Containers (Docker, et al) have been getting all the hype recently. I’ve played around with these a bit, but I’m not yet convinced this is the next greatest thing for projects that I am involved with currently. However, it helps to look at these from different perspectives. Here’s a blog post that ties containers to a new term that I haven’t heard before – algorithm economy.
The “algorithm economy” is a term established by Gartner to describe the next wave of innovation, where developers can produce, distribute, and commercialize their code. The algorithm economy is not about buying and selling complete apps, but rather functional, easy to integrate algorithms that enable developers to build smarter apps, quicker and cheaper than before.
Every CSS project starts out with good intentions, but inevitably, one too many people eye-dropper colors into nooks and crannies that you never knew existed. CSS Colorguard helps you maintain the color set that you want, and warns you when colors you’ve added are too similar to ones that already exist. Naturally, it’s all configurable to your tastes.
And here is my favorite part:
Colorguard uses the CIEDE2000 algorithm to determine the similarity of each of the colors in your CSS file. This algorithm is quite complex, but is used in the broadcasting community as the best approximation of human ability to discern differences in color. RGB on the other hand, is pretty bad at representing differences in color purely based on the numerical difference of the hex values.
For a while now I am thinking that you don’t really know something until you can easily explain it or talk about it, in simple words and with people who might not even know one thing about the subject. John Carmack is well known and respected in the field of computer graphics and gaming, and watch him talk about light and rendering! I now nothing of it, and I watch this whole talk, glued to the screen, catching every word.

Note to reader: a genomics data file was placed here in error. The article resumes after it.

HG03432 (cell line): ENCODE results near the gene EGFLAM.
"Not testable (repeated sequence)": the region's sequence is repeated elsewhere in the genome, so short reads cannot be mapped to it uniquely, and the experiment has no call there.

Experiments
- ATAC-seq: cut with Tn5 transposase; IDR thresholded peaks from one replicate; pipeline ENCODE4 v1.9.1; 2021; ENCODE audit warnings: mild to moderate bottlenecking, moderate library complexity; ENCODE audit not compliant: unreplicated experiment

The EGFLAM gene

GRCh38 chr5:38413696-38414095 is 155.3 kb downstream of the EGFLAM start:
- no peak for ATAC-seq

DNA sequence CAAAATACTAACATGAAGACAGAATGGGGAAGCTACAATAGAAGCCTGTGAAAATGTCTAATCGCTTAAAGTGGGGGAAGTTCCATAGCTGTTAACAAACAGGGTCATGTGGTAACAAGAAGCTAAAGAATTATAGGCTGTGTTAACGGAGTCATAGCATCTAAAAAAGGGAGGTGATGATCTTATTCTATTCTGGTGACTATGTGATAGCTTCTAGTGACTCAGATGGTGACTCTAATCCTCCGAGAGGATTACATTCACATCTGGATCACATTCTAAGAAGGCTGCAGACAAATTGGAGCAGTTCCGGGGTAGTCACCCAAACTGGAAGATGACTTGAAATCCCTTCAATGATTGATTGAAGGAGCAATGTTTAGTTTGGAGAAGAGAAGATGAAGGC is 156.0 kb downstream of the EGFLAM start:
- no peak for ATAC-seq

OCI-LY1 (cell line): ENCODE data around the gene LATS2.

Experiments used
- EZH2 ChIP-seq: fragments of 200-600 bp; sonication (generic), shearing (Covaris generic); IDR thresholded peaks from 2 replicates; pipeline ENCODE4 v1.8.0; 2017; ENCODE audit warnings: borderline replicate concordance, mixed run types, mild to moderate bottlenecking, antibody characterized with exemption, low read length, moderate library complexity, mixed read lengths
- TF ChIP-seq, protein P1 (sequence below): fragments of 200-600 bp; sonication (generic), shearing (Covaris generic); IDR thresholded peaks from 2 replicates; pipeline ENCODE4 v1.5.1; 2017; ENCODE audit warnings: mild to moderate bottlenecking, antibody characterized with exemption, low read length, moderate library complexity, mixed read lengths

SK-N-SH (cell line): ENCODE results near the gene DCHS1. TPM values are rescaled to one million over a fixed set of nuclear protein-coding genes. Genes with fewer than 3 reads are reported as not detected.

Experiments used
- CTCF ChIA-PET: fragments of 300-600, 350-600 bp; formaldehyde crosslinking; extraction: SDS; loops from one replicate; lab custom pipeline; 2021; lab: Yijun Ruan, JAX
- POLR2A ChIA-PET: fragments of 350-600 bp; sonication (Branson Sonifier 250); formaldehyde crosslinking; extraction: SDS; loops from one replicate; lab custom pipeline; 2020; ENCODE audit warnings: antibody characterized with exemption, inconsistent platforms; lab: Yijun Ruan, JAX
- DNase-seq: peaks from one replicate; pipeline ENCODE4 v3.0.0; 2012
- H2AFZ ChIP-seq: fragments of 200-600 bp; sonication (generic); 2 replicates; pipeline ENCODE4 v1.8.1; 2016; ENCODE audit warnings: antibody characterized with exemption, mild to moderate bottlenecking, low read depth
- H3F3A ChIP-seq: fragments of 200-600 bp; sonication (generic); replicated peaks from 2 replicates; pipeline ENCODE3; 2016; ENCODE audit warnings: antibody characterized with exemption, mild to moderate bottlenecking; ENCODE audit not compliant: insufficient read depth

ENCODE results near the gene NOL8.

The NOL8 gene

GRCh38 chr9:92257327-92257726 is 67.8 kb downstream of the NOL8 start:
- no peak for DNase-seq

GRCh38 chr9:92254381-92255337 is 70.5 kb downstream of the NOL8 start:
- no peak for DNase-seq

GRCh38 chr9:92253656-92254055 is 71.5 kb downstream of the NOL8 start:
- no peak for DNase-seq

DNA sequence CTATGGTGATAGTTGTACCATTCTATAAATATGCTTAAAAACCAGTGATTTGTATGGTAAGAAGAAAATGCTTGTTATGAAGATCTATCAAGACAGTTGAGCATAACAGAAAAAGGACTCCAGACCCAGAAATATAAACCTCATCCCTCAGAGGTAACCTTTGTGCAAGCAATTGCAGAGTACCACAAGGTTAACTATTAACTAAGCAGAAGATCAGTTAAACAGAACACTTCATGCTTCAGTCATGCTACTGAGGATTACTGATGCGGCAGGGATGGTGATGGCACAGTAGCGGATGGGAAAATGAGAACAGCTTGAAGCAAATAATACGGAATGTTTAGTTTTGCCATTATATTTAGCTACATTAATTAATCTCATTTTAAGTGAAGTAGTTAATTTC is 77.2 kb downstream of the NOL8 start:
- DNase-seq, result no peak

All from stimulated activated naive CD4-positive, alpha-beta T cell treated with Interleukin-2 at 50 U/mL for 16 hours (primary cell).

Apart from the physics of light, this provokes thought on other subjects too. The complexity of simple things comes to mind. Something that we all observe every day and seldom think about – turns out to be so complex. The importance of computer games is another subject. I’m a big fan of Quake in particular, and I’ve heard a billion times people asking questions on why is this important at all and how this makes the world better. Well, I guess, that question is easy to answer now. Some game makers push the technology, push the science, and they do make the world better. But they need us – gamers, once in a while, to pay for that and to provide feedback on what works and what doesn’t.
The Archive of Interesting Code is an (ambitious) effort on my part to research, intuit, and code up every interesting algorithm and data structure ever invented. In doing so, I hope both to learn the mathematical techniques that power these technologies and to improve my skills as a programmer.
Computer generated images have a certain aesthetics to them that make them immediately recognizable as such by the trained eye. Weird Faces Study is an attempt to combine my old interest in illustration with programing, to create something procedural that has a truly individual artistic touch to it and is not instantly recognizable as a generative art piece. Even though, the faces look hand-drawn, they are entirely expressed by algorithmic rules. Each face is random, each face is unique. Still, they look similar to my actual hand drawn faces.
Interesting and cool, especially for things like user profiles with missing avatars.